- Covid-19 is untamed, Mahathir is circling, there are rumbles of royal discontent and he has a razor thin majority in parliament. Yet despite his rocky boat, the prime minister is maintaining his course
- Not only have people underestimated Muhyiddin Yassin, but he has used this to his advantage to deceive his adversaries and exploit the weaknesses of a disorderly opposition
An unusual series of meetings held last week between King Sultan Abdullah Sultan Ahmad Shah, Prime Minister Muhyiddin Yassin and the leaders of other key parties created an avalanche of rumours and scenarios for Malaysia, after more than a year of political crisis.
Muhyiddin, who took power in March last year, has never had a strong majority, relying instead on a fragile alliance with the Islamist PAS and two Borneo-based parties. Together they form a majority Malay political front known as Perikatan Nasional. Perikatan Nasional, supported by the United Malays National Organisation (Umno) and a few others, is opposed by the vestiges of the former ruling Pakatan Harapan coalition led by Anwar Ibrahim, and Pejuang – the party founded by former Prime Minister Mahathir Mohamad in late 2020.
Last week was a succession of power-positioning from every side of the political spectrum. Mahathir proposed the formation of a special council (Mageran) to take over the management of multiple crises – health, economic, social and political – echoing the National Operations Council created in the aftermath of the 1969 racial riots (the first and only time prior to the coronavirus pandemic that a State of Emergency had been declared in Malaysia). Despite previous promises to not take the leadership again Mahathir offered to coordinate the council.
Rumour has it Hishammuddin Hussein, the minister of foreign affairs, tried to get Umno MPs’ to support him in a bid for the prime minister’s post while other members of the cabinet have already been eyeing which direction to jump in anticipation of a possible change of government.
Currently, Umno is tiptoeing around the question of its support for the government but is facing internal disagreements. Meanwhile, Anwar’s Pakatan Harapan has not proposed any new plan but to reopen parliament. Once again though, like in late 2020 when he tried to take over parliament, Anwar assured the king he had the numbers, in vain.
Meanwhile, the king met his royal counterparts. This meeting was a prelude to the Conference of the Rulers to be held on June 30. While the Conference of the Rulers includes state chief ministers and the prime minister, this reunion was exclusively for royals. After the meeting, two statements were published separately, one from the king and one from the rulers. While both said there was a need for an urgent sitting of parliament and questioned the government’s management of the coronavirus pandemic, the king’s statement seemed not as strongly worded as the rulers’. In an interview with this author, Mahathir said that while “the king may be reluctant to remove his own appointee … the rulers pointed clearly at the failure of the cabinet. It is a condemnation of the present government”.
Since appointing Muhyiddin as prime minister, the king has carved out a more prominent role for himself in the country’s politics – and this despite the criticisms he and the queen have faced in recent weeks. The State of Emergency declared this year gives extended ruling powers to the prime minister while parliament is suspended. In this extraordinary setting, legal experts do not agree on the nature and extent of the king’s powers over the cabinet.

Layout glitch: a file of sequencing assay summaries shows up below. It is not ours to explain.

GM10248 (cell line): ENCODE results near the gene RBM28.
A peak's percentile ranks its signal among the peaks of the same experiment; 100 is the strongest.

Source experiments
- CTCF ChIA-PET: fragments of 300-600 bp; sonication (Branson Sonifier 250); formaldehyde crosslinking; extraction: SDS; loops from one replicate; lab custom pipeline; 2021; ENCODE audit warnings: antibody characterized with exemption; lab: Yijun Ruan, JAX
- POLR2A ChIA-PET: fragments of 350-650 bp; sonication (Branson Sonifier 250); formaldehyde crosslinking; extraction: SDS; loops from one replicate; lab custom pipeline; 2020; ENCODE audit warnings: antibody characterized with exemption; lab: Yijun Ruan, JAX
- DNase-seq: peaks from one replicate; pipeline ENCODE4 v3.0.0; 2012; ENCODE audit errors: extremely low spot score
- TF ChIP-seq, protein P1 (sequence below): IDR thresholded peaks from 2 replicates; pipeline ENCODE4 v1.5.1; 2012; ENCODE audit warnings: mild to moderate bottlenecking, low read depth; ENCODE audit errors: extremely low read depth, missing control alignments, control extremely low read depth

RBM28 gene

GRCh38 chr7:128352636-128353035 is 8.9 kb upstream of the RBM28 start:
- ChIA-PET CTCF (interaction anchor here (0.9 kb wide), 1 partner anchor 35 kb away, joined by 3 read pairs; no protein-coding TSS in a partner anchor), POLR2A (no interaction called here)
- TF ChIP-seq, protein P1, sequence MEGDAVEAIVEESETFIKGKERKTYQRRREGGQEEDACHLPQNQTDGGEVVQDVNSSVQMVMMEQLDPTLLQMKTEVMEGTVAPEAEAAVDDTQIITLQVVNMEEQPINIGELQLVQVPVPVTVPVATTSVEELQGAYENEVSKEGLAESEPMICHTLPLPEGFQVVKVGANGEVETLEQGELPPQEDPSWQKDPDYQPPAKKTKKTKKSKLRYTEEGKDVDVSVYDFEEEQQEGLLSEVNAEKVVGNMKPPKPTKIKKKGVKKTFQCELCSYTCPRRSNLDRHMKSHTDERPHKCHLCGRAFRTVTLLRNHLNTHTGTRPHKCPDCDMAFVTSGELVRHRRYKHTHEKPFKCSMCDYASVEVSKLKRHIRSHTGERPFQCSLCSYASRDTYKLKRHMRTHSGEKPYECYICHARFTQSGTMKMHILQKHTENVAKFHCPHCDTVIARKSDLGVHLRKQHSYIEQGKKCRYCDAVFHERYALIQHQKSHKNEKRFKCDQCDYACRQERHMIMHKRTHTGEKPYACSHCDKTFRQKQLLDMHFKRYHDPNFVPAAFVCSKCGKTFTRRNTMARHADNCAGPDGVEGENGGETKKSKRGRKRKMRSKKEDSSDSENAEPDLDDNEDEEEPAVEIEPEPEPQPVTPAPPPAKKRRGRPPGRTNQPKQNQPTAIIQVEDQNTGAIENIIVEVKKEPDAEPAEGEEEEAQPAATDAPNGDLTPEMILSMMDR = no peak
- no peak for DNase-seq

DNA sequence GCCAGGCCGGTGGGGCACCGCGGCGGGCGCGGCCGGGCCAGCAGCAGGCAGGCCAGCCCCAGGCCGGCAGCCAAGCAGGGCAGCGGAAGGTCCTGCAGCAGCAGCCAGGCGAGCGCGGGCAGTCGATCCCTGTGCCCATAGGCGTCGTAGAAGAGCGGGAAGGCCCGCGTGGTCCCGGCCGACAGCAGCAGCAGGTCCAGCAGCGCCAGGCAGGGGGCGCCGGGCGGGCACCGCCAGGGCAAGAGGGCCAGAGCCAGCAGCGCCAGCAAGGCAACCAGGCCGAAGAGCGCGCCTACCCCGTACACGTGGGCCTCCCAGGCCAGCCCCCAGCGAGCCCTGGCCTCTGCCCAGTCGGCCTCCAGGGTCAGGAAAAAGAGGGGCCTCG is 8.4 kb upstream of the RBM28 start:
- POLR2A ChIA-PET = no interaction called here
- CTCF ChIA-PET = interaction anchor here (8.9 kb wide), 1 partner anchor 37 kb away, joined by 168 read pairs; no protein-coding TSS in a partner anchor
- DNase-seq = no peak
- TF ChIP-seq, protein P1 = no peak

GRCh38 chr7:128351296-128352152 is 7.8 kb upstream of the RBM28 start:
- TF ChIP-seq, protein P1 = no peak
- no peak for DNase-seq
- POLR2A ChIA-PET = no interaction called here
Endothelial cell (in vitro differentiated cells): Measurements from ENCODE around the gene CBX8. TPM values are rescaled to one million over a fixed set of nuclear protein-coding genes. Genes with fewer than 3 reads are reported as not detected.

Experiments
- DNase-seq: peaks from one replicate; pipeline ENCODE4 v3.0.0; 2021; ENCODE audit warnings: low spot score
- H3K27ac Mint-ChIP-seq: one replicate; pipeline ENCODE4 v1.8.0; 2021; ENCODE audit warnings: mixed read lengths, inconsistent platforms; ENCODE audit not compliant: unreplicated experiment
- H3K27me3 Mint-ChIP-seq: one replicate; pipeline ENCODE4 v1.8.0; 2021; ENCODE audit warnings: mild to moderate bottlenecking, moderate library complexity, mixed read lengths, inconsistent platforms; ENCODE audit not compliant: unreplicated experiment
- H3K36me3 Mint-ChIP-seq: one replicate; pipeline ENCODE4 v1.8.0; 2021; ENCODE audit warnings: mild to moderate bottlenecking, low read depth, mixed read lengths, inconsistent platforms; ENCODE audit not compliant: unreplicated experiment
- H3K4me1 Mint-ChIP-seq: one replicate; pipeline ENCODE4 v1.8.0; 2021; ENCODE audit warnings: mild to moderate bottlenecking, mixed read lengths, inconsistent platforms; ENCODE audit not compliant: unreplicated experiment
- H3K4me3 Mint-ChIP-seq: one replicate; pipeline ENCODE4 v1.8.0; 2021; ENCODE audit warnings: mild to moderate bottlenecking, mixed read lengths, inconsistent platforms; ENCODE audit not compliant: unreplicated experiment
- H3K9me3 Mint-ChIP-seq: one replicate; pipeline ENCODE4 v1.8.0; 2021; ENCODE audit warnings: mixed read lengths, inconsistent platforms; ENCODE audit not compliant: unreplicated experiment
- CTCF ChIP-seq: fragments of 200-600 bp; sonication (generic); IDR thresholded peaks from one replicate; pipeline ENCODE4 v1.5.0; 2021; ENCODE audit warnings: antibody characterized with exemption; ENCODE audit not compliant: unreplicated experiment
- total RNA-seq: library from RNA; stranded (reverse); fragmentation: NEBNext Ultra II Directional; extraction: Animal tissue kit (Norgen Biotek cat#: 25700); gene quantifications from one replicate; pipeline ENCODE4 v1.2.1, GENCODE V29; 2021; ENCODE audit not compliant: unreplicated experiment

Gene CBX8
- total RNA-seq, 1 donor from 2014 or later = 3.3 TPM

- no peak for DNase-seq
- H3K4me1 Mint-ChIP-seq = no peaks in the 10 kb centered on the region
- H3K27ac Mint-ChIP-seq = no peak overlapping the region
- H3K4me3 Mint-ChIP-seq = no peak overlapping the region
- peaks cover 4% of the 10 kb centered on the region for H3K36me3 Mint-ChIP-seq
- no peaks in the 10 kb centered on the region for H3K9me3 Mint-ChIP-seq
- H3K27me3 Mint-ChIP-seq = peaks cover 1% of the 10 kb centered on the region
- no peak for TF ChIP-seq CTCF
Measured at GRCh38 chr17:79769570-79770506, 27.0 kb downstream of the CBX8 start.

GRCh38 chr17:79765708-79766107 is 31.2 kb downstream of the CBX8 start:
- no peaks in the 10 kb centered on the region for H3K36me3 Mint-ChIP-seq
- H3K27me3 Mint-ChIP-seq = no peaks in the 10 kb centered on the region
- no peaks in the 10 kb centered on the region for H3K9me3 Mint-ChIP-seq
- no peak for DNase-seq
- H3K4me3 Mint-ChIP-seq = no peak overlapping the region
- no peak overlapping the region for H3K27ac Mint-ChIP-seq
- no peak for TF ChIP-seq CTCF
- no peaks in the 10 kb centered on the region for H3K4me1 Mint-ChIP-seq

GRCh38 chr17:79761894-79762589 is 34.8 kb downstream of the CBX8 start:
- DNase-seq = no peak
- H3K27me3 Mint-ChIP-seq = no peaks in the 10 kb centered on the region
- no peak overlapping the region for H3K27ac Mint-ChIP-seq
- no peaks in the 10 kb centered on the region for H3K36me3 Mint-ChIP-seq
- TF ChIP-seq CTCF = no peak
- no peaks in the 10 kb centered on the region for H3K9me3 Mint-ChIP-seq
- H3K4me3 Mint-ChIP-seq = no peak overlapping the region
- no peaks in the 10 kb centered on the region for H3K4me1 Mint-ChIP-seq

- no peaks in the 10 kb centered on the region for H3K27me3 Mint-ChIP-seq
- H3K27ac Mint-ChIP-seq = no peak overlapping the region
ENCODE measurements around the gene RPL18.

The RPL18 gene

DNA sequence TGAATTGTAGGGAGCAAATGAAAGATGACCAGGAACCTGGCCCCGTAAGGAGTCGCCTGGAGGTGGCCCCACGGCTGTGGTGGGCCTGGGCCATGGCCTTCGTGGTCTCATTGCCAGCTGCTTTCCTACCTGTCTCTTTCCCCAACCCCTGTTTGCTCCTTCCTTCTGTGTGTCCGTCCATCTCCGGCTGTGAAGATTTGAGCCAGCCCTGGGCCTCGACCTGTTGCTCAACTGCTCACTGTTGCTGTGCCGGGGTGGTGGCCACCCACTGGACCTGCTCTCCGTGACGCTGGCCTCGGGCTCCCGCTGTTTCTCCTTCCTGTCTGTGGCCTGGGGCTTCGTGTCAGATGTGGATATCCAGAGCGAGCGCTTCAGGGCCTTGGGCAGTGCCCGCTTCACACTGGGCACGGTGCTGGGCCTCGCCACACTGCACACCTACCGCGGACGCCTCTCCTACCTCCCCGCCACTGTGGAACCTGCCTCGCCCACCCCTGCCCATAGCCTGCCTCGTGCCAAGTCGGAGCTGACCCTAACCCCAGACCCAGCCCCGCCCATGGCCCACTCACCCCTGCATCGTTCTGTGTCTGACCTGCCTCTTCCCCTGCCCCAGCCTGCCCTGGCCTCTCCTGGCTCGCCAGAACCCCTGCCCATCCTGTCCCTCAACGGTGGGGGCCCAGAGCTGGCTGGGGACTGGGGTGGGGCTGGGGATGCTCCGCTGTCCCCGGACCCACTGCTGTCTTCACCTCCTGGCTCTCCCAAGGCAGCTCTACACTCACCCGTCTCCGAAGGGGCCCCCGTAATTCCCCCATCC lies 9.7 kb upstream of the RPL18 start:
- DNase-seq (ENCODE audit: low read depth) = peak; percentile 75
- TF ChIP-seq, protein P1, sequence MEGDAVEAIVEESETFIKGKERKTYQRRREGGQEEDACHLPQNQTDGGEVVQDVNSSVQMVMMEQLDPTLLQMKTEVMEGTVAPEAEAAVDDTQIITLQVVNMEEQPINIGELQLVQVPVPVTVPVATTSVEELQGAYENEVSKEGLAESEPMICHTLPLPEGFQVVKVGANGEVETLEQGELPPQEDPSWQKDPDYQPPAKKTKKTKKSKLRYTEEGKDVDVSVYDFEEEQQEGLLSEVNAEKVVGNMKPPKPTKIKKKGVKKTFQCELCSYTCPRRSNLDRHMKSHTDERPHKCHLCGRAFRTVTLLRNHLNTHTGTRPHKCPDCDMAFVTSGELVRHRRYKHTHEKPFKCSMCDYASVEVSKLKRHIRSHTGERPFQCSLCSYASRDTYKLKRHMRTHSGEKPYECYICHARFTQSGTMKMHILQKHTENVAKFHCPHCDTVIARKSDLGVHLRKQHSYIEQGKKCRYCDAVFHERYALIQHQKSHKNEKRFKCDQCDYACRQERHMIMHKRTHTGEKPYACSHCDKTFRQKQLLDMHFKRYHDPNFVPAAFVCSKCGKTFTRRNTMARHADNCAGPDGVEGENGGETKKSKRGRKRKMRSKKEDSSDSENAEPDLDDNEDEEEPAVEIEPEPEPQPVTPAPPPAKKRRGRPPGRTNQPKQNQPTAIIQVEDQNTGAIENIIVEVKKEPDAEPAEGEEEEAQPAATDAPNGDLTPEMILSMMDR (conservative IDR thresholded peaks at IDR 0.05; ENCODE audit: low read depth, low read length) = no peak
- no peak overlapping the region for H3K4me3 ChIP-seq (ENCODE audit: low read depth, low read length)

However, the latest moves by the palace are not just symbolic and have shaken the political scene. While some politicians expect the king to solve the rivalries between government and opposition, others hope His Majesty will ensure the government’s stability. Some argue that the king has gone beyond his prerogatives, though Mahathir argues “this is inevitable”. “When the problem is actually the government … we need to resort to an authority above the government … even if this authority is not supposed to be political,” Mahathir said.
Muhyiddin has acknowledged the royal statements but maintained his plans under the prerogative given to him by the State of Emergency and has proposed a National Recovery Plan. According to the plan, the reopening of parliament could occur in September or October if the number of Covid-19 cases drops below 2,000 infections per day. If so, Malaysian politicians have only a few months left to play their cards. There is one thing we can be sure of though: if the country remains at this political impasse, societal and economic breakdown may not be far behind.
These last few months before the State of Emergency ends are an opportunity for Muhyiddin to build a stronger majority before parliament reopens to avoid a no-confidence vote (or win an election should one be called). Not following the royals’ opinions could provoke a backlash and cost the prime minister popularity among the Malay majority who are attached to royal traditions.
Muhyiddin is proving again that he is a resourceful politician who thrives in a crisis. The former deputy prime minister has had a long career serving leaders and had always been perceived as a loyal number two until he was appointed prime minister to the surprise of many observers.
While most people may have underestimated the man, this has in fact served him to deceive his adversaries.
Over the past few months of constant crisis, Muhyiddin has carefully exploited the weaknesses of a disorderly opposition. The prime minister is successfully maintaining his course, despite being on a very rocky boat, as he navigates the challenges of both a fragile majority and a global pandemic.
In Mahathir’s words: “Muhyiddin is an astute politician who knows how to play politics.”
By : Sophie Lemière (A Visiting Fellow at the Asia Research Institute, University of Nottingham, Malaysia) – SCMP